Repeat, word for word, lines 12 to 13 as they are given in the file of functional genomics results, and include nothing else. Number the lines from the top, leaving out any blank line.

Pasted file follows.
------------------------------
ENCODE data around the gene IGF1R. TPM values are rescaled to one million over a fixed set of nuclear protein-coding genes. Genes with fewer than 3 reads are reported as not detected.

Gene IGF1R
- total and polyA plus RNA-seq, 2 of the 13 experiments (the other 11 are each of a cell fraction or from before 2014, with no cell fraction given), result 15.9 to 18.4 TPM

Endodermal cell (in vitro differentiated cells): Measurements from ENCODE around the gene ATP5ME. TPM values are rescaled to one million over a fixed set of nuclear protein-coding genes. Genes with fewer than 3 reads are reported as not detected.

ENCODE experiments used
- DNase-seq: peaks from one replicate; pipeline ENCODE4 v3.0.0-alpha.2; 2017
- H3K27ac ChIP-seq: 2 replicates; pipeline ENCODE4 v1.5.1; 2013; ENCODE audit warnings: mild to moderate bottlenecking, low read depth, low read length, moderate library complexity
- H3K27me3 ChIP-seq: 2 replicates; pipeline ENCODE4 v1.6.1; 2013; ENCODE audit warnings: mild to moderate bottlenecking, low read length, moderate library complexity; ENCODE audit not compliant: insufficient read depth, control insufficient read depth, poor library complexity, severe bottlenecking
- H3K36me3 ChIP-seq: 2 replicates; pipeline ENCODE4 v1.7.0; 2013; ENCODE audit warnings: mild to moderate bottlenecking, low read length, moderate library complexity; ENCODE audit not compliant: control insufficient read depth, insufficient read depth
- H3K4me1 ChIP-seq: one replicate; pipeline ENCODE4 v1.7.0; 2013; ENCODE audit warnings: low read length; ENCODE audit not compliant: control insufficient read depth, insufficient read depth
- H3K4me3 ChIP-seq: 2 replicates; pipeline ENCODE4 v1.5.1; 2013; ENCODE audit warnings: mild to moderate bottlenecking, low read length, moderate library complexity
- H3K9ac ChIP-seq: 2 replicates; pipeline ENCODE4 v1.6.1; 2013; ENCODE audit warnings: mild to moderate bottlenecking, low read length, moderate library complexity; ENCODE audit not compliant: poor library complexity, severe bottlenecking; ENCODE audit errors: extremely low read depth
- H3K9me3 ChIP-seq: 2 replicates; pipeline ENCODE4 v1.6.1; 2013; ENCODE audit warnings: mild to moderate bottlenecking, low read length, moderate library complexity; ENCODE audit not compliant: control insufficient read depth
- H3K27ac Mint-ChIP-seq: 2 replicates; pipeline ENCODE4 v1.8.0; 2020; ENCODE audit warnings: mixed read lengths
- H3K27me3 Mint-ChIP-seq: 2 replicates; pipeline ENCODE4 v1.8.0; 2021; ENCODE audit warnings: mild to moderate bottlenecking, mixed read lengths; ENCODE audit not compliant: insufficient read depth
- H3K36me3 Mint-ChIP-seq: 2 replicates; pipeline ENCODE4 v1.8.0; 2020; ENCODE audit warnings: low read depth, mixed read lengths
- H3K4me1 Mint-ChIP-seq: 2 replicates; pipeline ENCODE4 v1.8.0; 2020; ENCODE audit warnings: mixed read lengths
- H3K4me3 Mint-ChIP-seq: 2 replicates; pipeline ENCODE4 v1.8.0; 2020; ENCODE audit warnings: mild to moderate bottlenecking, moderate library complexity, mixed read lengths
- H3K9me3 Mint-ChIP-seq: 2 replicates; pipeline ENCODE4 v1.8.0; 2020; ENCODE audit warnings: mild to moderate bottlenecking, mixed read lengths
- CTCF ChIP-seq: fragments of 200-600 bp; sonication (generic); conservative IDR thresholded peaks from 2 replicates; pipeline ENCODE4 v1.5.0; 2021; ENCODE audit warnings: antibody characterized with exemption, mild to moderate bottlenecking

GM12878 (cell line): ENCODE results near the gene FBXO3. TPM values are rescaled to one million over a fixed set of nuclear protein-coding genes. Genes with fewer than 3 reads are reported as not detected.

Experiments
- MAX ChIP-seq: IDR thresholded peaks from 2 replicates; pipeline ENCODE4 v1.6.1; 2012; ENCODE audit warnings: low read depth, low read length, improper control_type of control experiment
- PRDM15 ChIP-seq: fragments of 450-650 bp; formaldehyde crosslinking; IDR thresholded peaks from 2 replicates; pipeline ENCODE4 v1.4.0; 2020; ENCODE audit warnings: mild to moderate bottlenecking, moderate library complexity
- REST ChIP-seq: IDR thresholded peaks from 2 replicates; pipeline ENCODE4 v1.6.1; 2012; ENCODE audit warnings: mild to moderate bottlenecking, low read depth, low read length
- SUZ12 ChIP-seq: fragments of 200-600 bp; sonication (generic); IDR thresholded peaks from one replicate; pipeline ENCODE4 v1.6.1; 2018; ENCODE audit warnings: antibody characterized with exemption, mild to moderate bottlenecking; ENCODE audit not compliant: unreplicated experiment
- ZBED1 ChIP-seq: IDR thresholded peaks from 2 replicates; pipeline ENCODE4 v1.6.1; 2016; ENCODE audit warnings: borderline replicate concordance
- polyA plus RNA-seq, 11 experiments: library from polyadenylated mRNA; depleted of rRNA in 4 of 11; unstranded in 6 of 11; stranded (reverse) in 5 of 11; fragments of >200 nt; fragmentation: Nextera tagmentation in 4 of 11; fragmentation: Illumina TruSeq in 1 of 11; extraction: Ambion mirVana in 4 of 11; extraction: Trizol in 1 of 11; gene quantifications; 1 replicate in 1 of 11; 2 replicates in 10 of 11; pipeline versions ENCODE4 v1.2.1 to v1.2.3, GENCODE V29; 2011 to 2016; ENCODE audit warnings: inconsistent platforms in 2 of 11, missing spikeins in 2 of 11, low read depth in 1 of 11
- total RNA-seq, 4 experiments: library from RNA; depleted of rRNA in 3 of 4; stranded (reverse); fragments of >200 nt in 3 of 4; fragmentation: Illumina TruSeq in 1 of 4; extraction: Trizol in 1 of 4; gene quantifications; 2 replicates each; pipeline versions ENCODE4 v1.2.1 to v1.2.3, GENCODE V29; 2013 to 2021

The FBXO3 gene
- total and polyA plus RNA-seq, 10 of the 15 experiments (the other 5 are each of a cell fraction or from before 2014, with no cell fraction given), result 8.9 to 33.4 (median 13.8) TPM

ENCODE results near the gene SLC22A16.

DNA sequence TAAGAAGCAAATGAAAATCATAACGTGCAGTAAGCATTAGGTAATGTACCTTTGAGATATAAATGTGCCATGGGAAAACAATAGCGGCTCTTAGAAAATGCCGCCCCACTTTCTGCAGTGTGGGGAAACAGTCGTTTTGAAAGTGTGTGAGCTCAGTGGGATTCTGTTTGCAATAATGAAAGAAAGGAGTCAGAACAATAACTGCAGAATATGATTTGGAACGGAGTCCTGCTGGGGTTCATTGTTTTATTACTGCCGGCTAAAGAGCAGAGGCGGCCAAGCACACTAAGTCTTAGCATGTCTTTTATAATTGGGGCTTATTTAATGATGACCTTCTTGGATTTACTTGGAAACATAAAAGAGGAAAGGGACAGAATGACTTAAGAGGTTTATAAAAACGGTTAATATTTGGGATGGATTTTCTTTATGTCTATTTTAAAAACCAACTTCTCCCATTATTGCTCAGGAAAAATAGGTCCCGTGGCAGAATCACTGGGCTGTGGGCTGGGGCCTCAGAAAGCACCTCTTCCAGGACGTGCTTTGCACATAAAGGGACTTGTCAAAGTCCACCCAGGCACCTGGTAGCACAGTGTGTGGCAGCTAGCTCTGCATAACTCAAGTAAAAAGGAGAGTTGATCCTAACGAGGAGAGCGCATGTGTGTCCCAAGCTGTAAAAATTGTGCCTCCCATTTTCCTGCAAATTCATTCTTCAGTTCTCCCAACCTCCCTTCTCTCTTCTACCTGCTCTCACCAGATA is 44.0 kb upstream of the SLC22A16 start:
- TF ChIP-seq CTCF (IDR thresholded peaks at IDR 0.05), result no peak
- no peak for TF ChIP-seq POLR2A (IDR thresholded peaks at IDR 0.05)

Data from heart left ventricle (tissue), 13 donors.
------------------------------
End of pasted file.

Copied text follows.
- H3K9ac ChIP-seq: 2 replicates; pipeline ENCODE4 v1.6.1; 2013; ENCODE audit warnings: mild to moderate bottlenecking, low read length, moderate library complexity; ENCODE audit not compliant: poor library complexity, severe bottlenecking; ENCODE audit errors: extremely low read depth
- H3K9me3 ChIP-seq: 2 replicates; pipeline ENCODE4 v1.6.1; 2013; ENCODE audit warnings: mild to moderate bottlenecking, low read length, moderate library complexity; ENCODE audit not compliant: control insufficient read depth